Per a recent decision from the U.S. Department of Labor, JPMorgan Chase wrongfully retaliated against a former employee who had raised questions about the sales tactics and investment products offered by the bank. As a result, the bank had to pay back wages and damages to the employee, Johnny Burris, who had been a broker at an Arizona branch of the bank.
A letter from the Occupational Safety and Health Administration indicated the bank was guilty of violating aspects of the Sarbanes-Oxley whistleblower protection law. The bank was planning to appeal the findings, according to a spokesperson for the company.
Burris was fired in 2012 after resisting some of his bank managers who had pressured him to sell investment products that were unsuitably risky for his elderly clients. JPMorgan eventually fired Burris for different offenses. Upon investigation, a representative from the Labor Department said evidence of those offenses was “questionable,” and even if true, those offenses would not be enough in normal circumstances to justify firing an employee, particularly one with Burris’s record. The investigator also said the bank did not adhere to its standard disciplinary policy in terminating Mr. Burris.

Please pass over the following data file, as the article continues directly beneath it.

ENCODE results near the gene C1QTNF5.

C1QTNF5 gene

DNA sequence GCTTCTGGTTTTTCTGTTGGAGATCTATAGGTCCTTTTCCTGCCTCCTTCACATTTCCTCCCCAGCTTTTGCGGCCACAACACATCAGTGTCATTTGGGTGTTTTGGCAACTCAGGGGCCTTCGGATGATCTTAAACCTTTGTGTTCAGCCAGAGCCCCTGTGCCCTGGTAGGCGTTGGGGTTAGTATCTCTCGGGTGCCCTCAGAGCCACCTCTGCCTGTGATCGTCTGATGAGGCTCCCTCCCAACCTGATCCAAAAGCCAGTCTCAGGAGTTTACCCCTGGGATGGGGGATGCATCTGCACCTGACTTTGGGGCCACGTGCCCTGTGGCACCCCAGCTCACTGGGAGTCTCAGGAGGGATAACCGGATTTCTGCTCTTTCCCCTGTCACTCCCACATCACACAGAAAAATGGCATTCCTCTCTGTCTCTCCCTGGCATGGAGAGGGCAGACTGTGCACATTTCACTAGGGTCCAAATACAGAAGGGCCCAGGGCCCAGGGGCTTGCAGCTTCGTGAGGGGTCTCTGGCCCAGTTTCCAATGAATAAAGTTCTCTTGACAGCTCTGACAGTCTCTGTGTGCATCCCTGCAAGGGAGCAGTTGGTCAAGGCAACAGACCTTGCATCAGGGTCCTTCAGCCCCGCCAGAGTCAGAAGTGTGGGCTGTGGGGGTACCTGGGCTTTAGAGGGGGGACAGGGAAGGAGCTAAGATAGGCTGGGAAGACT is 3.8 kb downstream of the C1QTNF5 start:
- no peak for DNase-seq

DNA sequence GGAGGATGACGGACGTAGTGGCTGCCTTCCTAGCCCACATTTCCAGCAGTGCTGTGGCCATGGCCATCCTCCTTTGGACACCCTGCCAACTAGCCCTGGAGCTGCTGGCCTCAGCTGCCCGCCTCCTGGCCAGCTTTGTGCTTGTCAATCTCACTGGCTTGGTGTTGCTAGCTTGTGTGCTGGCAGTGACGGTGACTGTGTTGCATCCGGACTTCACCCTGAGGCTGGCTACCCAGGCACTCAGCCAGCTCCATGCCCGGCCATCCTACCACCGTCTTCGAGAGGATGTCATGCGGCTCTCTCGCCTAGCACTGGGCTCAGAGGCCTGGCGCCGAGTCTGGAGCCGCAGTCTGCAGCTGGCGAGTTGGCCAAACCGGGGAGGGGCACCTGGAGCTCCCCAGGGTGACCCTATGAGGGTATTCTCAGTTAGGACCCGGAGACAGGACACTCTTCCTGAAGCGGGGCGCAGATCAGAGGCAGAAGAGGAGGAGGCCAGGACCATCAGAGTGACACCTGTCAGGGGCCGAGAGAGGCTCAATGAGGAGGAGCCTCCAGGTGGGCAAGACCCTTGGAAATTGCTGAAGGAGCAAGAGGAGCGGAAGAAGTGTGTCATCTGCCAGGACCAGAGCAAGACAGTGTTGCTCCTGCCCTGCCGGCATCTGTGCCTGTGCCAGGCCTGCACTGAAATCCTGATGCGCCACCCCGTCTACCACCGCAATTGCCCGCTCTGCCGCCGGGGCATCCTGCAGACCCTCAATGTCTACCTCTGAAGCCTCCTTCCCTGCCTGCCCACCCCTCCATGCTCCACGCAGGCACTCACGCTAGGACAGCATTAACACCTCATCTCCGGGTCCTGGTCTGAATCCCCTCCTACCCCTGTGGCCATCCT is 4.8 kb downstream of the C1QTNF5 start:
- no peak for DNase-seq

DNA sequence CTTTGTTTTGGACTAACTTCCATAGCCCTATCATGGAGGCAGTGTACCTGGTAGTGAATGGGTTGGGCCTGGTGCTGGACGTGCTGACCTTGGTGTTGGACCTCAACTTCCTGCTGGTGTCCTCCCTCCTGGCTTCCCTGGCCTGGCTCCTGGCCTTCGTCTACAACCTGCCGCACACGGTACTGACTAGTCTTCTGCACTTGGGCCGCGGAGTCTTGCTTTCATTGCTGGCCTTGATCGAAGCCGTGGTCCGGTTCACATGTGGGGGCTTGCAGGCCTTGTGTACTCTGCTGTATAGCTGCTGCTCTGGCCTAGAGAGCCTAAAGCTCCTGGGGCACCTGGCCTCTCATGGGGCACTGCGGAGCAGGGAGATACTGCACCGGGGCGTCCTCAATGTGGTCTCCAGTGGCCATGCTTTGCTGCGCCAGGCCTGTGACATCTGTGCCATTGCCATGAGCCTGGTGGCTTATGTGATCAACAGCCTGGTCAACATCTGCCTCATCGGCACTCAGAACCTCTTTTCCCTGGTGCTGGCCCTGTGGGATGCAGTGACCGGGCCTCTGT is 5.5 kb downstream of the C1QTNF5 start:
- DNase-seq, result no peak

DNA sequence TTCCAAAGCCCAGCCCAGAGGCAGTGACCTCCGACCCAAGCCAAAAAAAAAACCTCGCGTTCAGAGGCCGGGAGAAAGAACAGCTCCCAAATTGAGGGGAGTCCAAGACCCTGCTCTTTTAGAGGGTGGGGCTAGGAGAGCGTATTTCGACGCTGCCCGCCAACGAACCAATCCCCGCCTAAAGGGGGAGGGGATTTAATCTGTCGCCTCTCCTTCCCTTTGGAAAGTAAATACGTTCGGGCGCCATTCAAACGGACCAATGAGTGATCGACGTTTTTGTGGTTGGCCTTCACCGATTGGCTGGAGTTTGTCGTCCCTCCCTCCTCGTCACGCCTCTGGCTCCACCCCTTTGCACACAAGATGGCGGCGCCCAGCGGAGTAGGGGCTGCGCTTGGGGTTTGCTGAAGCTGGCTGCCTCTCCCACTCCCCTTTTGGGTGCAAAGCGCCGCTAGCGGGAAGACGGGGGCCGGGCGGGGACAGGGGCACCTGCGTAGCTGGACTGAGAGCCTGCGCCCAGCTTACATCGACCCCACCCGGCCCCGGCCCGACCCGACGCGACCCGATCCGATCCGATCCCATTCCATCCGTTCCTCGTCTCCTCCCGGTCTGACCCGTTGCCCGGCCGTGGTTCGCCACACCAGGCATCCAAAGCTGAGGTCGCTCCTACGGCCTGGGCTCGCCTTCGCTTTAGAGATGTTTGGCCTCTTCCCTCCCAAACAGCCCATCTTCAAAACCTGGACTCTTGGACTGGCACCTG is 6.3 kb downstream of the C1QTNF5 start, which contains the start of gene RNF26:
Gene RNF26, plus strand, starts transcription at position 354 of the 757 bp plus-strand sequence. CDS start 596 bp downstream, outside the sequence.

Burris had also complained about the bank’s sales tactics and the way the company treated him in a 2013 article by The New York Times. After the article appeared, Burris’s manager went back to add customer complaints to his record, even though he hadn’t been an employee of the bank for months. These customers eventually told the Times they had never lodged such complaints about Burris.
Federal government protects whistleblowers
Whistleblowers today are afforded more protections than ever before thanks to legislation established in 2011. If you believe you have been retaliated against because you raised concerns about workplace operations, contact a skilled Dallas whistleblower attorney at Whistleblower Law for Managers.